One main challenge while beginning a P2P marketplace includes delivering initial market liquidity via brand building and customer education. The majority of successful markets have sought to replicate offline behaviors on the Internet. Peer-to-peer exchanges will lend themselves to interpersonal reactions that are very close. As a consequence, these markets resonate with consumers for emotional reasons. Just ask the moms on ThredUp who usually wrap their donations inside tissue paper prior to sending the clothing on to the next mother. Or those brides who work with stay-at-home mothers on customized wedding invitations on Minted.
Why should you pay for two Tuscan hotel rooms within your family's vacation when you could just as easily rent an apartment from someone in your area on 9Flats or Airbnb for less? Why purchase a college physics textbook just to sell it a couple of months later when it's possible to rent a book for one semester? Why choose up a dull economy vehicle at the airport when it's possible to rent a red Tesla situated only 2 blocks from your hotel in San Francisco? It's the power of this model.
As applied to the proper marketplace, collaborative consumption markets effect dramatic changes. To this day, the majority of successful efforts have included goods which may be mailed (DVDs, clothes), time and cost sharing of high priced goods (books, apartments, and cars), services (commodity labor, graphic design), and digital currency (lending).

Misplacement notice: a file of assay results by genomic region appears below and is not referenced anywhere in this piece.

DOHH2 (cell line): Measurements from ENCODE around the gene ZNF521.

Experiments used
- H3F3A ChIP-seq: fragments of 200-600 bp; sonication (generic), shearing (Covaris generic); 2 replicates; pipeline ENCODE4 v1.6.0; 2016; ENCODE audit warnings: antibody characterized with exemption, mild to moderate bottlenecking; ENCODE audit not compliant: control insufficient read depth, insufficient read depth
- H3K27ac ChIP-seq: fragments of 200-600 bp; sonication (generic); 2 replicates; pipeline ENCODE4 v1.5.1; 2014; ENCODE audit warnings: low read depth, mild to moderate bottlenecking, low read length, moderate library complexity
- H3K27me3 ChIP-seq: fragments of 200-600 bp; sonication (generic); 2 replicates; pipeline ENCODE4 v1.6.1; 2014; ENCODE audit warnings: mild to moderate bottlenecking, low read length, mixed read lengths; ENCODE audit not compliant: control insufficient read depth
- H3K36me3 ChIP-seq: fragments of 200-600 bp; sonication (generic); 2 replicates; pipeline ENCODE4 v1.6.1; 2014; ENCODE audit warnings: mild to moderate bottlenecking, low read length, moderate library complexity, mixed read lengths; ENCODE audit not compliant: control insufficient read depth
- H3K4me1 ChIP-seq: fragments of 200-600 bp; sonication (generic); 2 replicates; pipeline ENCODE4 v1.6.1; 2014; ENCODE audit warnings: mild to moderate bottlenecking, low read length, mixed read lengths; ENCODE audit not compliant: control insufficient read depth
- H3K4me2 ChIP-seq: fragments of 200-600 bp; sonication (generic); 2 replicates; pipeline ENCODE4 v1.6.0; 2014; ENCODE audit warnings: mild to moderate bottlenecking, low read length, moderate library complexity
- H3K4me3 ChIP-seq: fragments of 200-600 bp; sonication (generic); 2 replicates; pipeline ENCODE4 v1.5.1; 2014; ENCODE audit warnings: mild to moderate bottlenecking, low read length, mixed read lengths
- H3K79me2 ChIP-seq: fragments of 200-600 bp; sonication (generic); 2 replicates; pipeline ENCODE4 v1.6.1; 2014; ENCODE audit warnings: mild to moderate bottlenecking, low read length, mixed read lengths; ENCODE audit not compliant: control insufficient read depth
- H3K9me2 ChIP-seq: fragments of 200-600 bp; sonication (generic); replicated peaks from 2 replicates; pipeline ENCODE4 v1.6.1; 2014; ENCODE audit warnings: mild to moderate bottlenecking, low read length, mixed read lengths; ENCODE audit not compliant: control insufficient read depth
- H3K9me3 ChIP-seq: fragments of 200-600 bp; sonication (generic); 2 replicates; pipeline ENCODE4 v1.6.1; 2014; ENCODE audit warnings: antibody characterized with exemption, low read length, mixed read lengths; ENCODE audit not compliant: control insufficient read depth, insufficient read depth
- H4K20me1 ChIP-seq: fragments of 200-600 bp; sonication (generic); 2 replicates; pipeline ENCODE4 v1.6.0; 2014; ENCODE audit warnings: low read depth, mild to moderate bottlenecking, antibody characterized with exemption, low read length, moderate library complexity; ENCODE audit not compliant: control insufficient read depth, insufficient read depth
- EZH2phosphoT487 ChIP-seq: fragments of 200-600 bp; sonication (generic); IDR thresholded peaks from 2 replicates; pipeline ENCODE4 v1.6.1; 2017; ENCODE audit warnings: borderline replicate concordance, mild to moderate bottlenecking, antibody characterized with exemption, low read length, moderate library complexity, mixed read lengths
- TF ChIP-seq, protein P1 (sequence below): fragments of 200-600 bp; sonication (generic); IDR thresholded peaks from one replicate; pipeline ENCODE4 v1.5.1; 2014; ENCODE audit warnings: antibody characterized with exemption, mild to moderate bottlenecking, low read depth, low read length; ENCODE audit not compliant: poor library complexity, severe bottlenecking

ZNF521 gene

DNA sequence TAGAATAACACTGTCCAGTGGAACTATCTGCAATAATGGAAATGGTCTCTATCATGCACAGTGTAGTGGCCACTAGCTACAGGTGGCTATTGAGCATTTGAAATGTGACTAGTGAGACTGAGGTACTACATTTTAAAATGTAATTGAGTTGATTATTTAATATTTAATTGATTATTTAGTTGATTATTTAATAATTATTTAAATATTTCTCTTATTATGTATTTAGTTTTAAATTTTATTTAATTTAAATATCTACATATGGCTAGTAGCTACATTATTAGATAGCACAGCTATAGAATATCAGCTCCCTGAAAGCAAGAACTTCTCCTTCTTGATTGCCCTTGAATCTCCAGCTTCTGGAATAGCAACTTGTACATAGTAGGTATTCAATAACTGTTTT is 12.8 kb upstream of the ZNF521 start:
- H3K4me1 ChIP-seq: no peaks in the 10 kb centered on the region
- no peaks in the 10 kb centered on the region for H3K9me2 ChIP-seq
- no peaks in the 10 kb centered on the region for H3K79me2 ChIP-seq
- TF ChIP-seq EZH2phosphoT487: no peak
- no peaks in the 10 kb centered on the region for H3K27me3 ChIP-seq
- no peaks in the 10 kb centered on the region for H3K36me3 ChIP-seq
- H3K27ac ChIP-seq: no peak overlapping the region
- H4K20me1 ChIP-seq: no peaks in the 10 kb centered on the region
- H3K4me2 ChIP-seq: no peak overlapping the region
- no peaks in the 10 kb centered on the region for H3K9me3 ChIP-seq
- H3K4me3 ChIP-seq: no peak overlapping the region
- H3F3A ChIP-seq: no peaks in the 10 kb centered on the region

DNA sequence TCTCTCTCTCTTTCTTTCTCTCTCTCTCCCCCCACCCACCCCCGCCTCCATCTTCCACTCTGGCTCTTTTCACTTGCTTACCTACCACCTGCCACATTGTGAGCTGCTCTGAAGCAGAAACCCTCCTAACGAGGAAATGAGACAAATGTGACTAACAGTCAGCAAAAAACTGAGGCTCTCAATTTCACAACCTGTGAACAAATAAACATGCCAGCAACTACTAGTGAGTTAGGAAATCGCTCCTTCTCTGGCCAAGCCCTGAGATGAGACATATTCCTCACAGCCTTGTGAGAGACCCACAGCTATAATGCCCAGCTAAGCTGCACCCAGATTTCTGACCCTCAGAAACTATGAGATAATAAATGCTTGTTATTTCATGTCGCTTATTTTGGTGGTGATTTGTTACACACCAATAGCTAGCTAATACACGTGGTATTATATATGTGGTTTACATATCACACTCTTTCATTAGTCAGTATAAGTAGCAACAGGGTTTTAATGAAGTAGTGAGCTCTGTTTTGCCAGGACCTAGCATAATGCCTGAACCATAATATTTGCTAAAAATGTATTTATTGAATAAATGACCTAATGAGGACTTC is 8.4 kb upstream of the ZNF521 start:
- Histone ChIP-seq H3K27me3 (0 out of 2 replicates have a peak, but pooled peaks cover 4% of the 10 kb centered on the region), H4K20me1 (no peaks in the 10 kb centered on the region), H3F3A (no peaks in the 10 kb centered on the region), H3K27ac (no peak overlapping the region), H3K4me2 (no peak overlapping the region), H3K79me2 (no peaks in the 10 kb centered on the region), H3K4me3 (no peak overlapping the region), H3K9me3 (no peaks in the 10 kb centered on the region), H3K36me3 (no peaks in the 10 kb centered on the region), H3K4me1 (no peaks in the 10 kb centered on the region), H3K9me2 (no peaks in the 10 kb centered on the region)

Collaborative consumption markets, with time, will continually expand in these segments, which will open the doors to a truly global economy. Because most of these services dramatically decrease marketplace size, the most successful markets must pursue multibillion-dollar marketplaces to generate tens of millions in yearly transactional revenue. Services such as global identity verification, transaction insurance, international shipping, as well as paid-promotion for suppliers will present higher, additional margin lines of revenue. Startups like Shyp, where packaging and shipping is done anywhere in the world at a low cost, are driving collaborative consumption globally.
"Before shipping a high-value item to someone in another hemisphere, eCommerce sites and online retailers want bank-grade ID authentication to verify identities and addresses," said Ufford. "This will ensure customer satisfaction because delivery is completed timely and businesses can avoid the unexpected return of a package due to an incorrect address."
The revenue models for P2P exchanges should not be a concern. More interesting is going to be the manufacturers' and incumbent retailers' response to successful peer-to-peer markets. I would not be surprised to find car dealers providing their cars for rental upon collaborative consumption markets. Or hotel chains acquiring apartments in order to rent them on peer-to-peer exchanges.
The eventual beneficiaries of this additional selection and competition will be the shopper and the environment. Optimizing our resources is going to change the method in which we live. In 1900, 41 percent of the natural resources that entered the United States economy were recycled. These days, that number is 13 percent. In the meantime, the population in the U.S. has increased 357 percent. We simply can't continue on that path.
One way to go back to a sustainable way of life includes maximizing asset use via collaborative consumption markets. By offering economic incentives in order to maximize efficiency, binding big communities to shared causes, as well as reducing total consumption, collaborative consumption is going to become a keystone of a sustainable society in America.